I am a writer and graduate student in the MA English program at *** University. My work has been published in *** and ***, and is forthcoming in ***. I live in *** with my fiancée, Jane.

Sincerely,

Joe Writer

Why the letter works:

  • The tone is genuine and not boastful.
  • The writer expresses appreciation for the work that goes into reading submissions (not necessary at all, but it’s certainly a nice gesture).
  • The writer uses a phrase that is a common courtesy of professional letters in any industry: I look forward to hearing from you.
  • The writer acknowledges that it is a simultaneous submission. This is not only courteous; it also indicates that the writer has done his homework, understands the world of literary magazines, and knows that most stories are submitted to multiple publications before they are accepted.
  • The bio is brief and lends credibility: He is working on an MA, which means he is a serious reader and writer. It’s certainly not necessary to have an advanced degree in English or any degree for that matter, but if you have one or are pursuing one, you should include it in your letter.
  • If you don’t have a creative writing background, no worries. Briefly state what you do. Writer Person is a truck driver living in Modesto. Your profession is probably part of your identity. I am always interested in what a submitter does for a living, and if the writer is a truck driver/park ranger/astrophysicist/hot dog stand worker (pretty much anything other than just a writer), I’m instantly intrigued.
  • In the bio, the writer names three publications in which his work has appeared and is forthcoming. Three to four is the maximum number of publications you should name, unless every publication you name is impressive (Glimmer Train, The Paris Review, The New Yorker, etc). I get a lot of letters in which writers name a dozen publications I’ve never heard of. It’s great if you’ve published in very small journals (after all, Fiction Attic is very small!), but you don’t need to name all of them. The proper way to list publications is this: My work has appeared in ***, ***, ***, and other magazines and anthologies. Or My work has appeared in or is forthcoming from ***, ***, and ***, among others.
  • Three sentences is the perfect length for a bio. If you have won literary awards, you can add a sentence after the list of publications stating, My short story, ***, won the *** Emerging Writers Prize. However, resist the temptation to include a long list of third-runner up prizes. I repeat: resist.
  • Although it’s certainly not necessary to name your fiancé, including a third sentence provides a nicely rounded biography. Saying where you live is a perfect way to construct that third sentence. In this case, I found it sweet that he named his fiancé.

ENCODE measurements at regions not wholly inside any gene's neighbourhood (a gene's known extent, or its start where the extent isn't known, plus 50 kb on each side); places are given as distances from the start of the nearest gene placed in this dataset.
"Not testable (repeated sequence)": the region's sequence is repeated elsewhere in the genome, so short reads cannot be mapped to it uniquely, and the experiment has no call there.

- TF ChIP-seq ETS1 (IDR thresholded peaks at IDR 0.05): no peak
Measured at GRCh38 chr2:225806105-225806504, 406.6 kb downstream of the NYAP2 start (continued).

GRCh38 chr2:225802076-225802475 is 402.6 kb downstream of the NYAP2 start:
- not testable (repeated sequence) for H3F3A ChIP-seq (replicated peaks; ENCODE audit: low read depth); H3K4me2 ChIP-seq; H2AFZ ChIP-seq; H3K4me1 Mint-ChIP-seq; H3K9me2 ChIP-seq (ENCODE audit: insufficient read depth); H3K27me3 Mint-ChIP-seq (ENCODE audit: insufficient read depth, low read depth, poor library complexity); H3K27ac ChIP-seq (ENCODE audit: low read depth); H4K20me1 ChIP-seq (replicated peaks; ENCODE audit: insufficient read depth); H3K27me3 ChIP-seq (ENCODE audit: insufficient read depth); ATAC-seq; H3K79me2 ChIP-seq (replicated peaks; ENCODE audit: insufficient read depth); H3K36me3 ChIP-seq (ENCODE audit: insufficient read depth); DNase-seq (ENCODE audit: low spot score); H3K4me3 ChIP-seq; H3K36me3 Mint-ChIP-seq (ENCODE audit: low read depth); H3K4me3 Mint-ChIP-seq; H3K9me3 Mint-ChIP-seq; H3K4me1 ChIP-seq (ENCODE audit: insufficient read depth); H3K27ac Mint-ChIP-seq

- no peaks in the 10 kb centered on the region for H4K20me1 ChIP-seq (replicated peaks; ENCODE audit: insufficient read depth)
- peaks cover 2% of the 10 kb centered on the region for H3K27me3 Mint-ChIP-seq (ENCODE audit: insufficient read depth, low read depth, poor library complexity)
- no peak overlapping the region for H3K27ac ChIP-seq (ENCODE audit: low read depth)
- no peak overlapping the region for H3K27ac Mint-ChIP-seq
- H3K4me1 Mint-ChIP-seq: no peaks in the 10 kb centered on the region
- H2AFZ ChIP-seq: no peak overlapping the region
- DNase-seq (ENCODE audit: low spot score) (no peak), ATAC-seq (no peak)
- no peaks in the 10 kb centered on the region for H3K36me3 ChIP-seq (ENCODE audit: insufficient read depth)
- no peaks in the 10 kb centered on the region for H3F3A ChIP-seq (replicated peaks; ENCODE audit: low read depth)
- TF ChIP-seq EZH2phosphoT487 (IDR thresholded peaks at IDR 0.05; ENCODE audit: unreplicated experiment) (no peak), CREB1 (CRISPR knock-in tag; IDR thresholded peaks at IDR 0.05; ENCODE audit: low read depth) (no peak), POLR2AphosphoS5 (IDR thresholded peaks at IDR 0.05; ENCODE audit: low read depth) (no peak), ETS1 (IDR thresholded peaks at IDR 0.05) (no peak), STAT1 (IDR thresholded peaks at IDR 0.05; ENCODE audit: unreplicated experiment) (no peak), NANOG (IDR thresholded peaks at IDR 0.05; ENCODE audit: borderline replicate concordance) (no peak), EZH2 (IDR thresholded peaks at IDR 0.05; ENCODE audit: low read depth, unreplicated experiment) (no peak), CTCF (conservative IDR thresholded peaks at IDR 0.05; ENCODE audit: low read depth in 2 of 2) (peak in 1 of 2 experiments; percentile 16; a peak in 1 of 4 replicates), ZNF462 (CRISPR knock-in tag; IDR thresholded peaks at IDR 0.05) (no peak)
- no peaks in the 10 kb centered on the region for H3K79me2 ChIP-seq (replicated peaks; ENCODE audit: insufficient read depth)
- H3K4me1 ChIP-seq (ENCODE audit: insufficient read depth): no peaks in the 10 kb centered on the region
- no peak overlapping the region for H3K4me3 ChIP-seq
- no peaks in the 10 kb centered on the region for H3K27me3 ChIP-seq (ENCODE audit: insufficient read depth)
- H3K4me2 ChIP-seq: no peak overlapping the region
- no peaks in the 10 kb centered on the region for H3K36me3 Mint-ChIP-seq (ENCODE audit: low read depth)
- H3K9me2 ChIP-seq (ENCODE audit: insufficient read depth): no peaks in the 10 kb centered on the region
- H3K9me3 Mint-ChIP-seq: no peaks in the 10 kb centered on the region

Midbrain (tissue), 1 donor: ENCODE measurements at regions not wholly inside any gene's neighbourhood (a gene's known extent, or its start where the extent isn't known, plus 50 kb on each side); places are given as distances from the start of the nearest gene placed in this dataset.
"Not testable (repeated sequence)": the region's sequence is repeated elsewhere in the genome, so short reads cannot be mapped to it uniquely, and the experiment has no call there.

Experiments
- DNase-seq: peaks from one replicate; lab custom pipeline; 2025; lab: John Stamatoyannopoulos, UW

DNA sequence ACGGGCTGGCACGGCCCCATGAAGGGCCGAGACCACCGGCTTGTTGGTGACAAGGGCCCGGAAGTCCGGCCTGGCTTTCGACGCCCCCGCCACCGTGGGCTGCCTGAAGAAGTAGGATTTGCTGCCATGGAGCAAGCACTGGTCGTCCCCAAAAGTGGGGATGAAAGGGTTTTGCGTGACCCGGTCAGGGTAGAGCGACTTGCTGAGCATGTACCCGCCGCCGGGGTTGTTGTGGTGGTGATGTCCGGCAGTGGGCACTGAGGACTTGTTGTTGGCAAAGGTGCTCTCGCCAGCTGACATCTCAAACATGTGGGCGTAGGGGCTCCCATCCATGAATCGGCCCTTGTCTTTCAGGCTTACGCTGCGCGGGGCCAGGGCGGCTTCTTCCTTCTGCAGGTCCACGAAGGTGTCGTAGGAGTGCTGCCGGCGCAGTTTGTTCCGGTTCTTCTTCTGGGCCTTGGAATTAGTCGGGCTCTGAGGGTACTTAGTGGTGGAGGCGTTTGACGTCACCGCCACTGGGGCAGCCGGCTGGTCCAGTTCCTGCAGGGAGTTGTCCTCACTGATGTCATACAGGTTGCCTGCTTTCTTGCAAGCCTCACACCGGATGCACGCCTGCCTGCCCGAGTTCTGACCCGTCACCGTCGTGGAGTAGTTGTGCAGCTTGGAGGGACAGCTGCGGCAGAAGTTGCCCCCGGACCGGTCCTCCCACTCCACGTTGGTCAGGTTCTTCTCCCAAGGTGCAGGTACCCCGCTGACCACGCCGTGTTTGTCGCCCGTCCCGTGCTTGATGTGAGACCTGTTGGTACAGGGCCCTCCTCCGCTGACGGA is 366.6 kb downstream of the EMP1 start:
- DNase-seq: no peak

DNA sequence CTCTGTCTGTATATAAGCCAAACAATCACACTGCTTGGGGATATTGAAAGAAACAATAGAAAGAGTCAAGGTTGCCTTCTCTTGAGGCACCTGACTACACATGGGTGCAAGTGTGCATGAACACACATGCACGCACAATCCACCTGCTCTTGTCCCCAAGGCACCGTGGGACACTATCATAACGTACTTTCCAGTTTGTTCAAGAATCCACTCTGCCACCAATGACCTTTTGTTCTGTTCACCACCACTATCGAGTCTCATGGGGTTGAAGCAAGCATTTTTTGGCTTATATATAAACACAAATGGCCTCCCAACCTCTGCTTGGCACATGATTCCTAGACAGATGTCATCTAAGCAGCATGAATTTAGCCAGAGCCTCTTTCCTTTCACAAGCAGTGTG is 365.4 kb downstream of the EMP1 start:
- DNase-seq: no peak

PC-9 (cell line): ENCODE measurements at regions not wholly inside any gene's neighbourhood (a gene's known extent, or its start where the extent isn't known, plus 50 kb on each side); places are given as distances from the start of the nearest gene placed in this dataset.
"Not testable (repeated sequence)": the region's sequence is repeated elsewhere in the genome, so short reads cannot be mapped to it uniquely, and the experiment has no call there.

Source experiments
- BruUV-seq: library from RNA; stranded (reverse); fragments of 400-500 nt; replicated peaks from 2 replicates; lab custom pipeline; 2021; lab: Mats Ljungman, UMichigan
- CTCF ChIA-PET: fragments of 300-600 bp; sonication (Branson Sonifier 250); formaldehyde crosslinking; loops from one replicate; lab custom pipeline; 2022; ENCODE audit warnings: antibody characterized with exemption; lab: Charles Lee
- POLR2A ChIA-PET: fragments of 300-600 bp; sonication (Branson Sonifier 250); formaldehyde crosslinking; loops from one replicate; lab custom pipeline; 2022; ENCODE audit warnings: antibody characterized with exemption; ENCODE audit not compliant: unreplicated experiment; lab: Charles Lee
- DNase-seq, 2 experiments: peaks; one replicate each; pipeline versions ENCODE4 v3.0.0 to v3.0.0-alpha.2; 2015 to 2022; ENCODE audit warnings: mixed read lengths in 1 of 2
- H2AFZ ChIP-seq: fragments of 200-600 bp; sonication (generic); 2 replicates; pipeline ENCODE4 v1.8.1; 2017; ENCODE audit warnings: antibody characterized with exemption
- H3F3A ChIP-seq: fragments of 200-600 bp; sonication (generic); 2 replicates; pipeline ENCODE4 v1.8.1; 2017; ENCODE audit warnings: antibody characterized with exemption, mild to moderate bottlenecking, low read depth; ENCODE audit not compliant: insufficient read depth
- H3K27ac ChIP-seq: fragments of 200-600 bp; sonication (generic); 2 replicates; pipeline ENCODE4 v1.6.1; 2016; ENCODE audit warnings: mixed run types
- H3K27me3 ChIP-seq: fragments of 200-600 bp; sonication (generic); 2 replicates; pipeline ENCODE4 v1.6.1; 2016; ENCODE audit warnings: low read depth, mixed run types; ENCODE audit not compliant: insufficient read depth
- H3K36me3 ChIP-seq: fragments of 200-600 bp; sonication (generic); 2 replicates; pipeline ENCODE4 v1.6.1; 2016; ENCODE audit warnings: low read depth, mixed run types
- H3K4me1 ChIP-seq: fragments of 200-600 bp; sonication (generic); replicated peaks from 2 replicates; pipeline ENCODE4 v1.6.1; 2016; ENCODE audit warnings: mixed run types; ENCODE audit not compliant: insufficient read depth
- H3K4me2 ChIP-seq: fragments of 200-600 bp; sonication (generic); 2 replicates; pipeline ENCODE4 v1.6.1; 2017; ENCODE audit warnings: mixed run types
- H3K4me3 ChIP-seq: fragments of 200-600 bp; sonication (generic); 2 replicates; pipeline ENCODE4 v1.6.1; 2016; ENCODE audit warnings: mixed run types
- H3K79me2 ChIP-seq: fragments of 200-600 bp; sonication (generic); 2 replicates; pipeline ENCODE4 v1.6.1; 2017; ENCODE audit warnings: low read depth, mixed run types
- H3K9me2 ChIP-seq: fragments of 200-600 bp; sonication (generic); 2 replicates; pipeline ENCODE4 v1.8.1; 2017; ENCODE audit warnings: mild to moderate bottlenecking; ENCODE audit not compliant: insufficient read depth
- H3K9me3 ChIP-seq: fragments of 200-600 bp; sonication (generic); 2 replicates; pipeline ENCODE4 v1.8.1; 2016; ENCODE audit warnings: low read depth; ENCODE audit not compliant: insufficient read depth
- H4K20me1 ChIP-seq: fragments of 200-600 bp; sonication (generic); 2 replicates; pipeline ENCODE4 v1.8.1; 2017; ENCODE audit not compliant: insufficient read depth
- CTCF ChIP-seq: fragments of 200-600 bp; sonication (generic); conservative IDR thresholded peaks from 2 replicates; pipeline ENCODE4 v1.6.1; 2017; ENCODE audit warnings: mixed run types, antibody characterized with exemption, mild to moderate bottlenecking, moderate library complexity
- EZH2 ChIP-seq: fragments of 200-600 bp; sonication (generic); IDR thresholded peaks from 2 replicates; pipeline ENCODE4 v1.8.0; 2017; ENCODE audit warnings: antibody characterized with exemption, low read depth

• The one thing Joe Writer should have done differently is address the letter to a person instead of to Fiction Attic Press. In the case of Fiction Attic, I am listed on the About page as the editor. If a magazine lists Fiction Editor, Poetry Editor, or Nonfiction Editor on its masthead or about page, address your cover letter to the specific editor. If no names are provided, simply address it to the name of the publication.

So, there you have it: a simple, effective letter for a literary magazine submission.

One more tip: although you don’t want your letter to be overly familiar, if you share a genuine connection with the editor, mention it. For example: On a personal note, I noticed that you attended The University of Alabama. I was a student there from 2002 to 2006. Roll Tide! If someone wrote this in a letter, I would notice, and it would give me the warm fuzzies.

And just one more: Another thing you might mention in your letter is a recent story or two that you admire from the publication, to show that you’ve done your research and understand what kind of work the journal publishes.

Now, go forth and submit!

psst… a shout-out to Laurel Moon, the literary magazine of Brandeis University, for linking to this post in its submission guidelines.

SUBMIT your flash fiction and to Fiction Attic. Submit your novella-in-flash (we are actively seeking our first novella-in-flash for serial publication).

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Hone your flash fiction and write twelve flash fictions in four weeks in the Fiction Attic Press flash fiction intensive. All stories submitted for this class are automatically considered for publication in Fiction Attic.

Michelle Richmond is the New York Times bestselling author of six novels and two story collections, including most recently The Wonder Test. Her books have been published in 30 languages.

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Essays on novel writing, publishing, and the writing life from New York Times bestselling novelist Michelle Richmond. Write your novel in my Fiction Master Class: https://thenewmfa.com

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Michelle Richmond

Michelle Richmond

New York Times bestselling author of THE MARRIAGE PACT — I help writers complete their first novels at Novelin9.com. Books at michellerichmond.com